I wrote my first children’s story in 2004. By 2006, I had published around 12 picture books, with 20 more under production. For a brief moment, it looked like I had arrived.
Then I spent the next 8 years trying to write a children’s novel.
Yes, really, I took that long. Criminal, isn’t it? And it’s not even some epic magnum opus, just a 12000 word chapter book! Somebody, pass me the whip.
Well, I won’t say I accomplished nothing at all in those years – there were lots of happy events like working as a the online editor of the oldest children’s magazine in India, au pairing and studying creative writing in London, and getting married to a great guy who likes my writing 🙂 – but I will be the first to accept that it is rather a horribly long time for a 12000 word chapter book to get written.
So, eight long years after the idea was hatched, I completed the novel in 2013 – that’s why 2013 will always be special in my heart – but the actual writing part took only a month.
Needless to say, I learnt a lot of painful lessons this year.
LESSON 1: Writing is exactly like a muscle
Exercise it everyday. Preferably at the same time, in the same place (weird, but works for me). Otherwise your talent gets flabby. And useless, and sad. Like how mine was, for eight long years. When I started writing again after such a long gap, it was like pulling tooth from a rabid beast. Trust me, you don’t want to do it this way. Treat writing like a ritual, like a daily pooja. Because, it is one – a sacred ritual that unearths stories from your soul. But, really, just write every single day.
LESSON 2: Writing > Brushing your teeth.
A discreet (and fictional) survey that I conducted revealed that having 2 jobs, 3 kids or even a deadly disease never stopped anyone from brushing their teeth. At least I think so. So I decided to put writing above dental hygiene – I wrote 4 pages a day as soon as I woke up, and my stinking gums had to wait till then (not that they ever complained). And I wrote a book in a month.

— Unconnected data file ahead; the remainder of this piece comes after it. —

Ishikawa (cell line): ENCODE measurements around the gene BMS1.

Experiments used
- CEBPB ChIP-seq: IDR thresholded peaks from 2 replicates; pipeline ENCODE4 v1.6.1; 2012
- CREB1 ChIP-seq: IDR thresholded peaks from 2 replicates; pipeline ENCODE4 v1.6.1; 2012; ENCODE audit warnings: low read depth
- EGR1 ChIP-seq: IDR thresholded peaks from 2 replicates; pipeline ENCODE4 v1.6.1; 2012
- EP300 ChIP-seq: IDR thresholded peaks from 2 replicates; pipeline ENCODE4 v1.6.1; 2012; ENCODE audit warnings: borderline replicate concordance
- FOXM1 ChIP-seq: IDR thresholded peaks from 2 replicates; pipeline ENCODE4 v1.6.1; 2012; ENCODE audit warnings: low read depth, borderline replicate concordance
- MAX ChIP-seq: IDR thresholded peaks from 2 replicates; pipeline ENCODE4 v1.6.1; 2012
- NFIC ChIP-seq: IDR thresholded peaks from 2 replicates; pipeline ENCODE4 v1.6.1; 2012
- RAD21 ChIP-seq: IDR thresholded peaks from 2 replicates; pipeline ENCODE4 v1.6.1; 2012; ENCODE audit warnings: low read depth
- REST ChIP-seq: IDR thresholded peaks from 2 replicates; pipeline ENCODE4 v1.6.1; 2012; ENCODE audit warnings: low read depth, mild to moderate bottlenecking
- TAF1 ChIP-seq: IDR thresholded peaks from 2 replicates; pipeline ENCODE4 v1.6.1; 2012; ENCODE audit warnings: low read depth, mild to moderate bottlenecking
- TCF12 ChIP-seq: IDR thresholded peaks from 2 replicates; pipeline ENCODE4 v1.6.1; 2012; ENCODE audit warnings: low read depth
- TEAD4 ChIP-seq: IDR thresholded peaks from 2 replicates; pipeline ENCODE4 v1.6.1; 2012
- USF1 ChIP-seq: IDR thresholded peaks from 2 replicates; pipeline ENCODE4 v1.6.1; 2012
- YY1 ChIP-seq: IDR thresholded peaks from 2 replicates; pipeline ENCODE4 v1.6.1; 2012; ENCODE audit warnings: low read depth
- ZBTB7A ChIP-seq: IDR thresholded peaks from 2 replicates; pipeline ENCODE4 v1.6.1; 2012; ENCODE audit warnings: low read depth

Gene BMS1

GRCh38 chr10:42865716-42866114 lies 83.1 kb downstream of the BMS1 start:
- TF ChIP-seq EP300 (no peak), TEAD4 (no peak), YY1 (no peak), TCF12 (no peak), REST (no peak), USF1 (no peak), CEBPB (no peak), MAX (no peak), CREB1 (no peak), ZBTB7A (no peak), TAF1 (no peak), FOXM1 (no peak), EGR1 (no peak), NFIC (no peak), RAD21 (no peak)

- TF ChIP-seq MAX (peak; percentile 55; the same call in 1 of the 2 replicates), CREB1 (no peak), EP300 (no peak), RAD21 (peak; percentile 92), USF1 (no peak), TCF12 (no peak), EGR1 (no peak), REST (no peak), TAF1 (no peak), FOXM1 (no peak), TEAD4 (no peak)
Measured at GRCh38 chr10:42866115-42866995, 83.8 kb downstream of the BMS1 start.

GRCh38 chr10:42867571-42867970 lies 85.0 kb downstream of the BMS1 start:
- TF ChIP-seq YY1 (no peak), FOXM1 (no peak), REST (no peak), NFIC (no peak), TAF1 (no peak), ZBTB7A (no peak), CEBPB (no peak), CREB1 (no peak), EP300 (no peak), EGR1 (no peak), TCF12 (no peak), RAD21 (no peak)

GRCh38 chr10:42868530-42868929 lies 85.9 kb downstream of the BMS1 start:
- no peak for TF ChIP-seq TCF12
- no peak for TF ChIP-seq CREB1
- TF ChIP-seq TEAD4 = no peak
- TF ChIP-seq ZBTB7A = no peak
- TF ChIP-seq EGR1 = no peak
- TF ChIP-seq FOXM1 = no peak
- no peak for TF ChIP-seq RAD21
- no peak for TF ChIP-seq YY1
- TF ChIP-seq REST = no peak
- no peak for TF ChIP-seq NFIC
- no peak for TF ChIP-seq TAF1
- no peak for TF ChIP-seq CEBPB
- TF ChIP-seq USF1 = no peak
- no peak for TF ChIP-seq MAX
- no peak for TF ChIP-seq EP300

Write more, and you will publish more. Write less, and you will achieve less. Simple math!
LESSON 3: Writers heart communities
Man is a social animal. A writer is no exception. Creative artists cannot run on auto forever; they need at least semi-frequent injections of inspiration and cheer from like-minded souls. Listening to working writers talk (as opposed to self-flagellating inner muse talk) does wonders in getting those words on to the paper, without pressing delete continuously. Next time you feel lost in your writing path, check out online writing forums like Absolute Write or SCBWI Blueboards, read the inspiring posts, find a writing buddy or two, and I promise you, you will see light.
LESSON 4: Don’t hesitate to get help
I started a novel in 2006. I got stuck in Chapter 2. I waited till May 2013 to get help, a.k.a, enroll in a plotting class. Five months later, I finished the novel. Moral of the story – No matter what your writing ability level is, you can always benefit from taking a class. Writers do not write by rote, or some divine power they’re born with. They write and create literature by constant practice, and more often than not, some kind of education that teaches them to better their craft. Read how-to articles and books, enroll in a writing workshop, do everything that will make you the best writer you can be.
LESSON 5: Goals + deadlines = Complete Manuscript
After years and years of “trying” to write fiction (translated as having a lot of 2-page ideas lying around and quitting when I get stuck), I completed a chapter book in Oct 2013, thanks to a challenge thread called Finish a draft in October, at the ever-helpful SCBWI Blueboards. Without that deadline-based challenge, it’s doubtful whether I could have done it at all.
Everyone needs goals, everyone needs deadlines. Without them, we will all be happily living in a rut – at least I would be. I have pledged to myself that I will write the first draft of a new chapter book every month. Am I going to succeed? I don’t know, but I’m going to try my very best. As Nora Roberts said, you can edit a bad page, but you can never edit a blank page. Even if I fail in CBC 12×12, I will have 12 incomplete manuscripts that I can edit in 2015.
What will you have?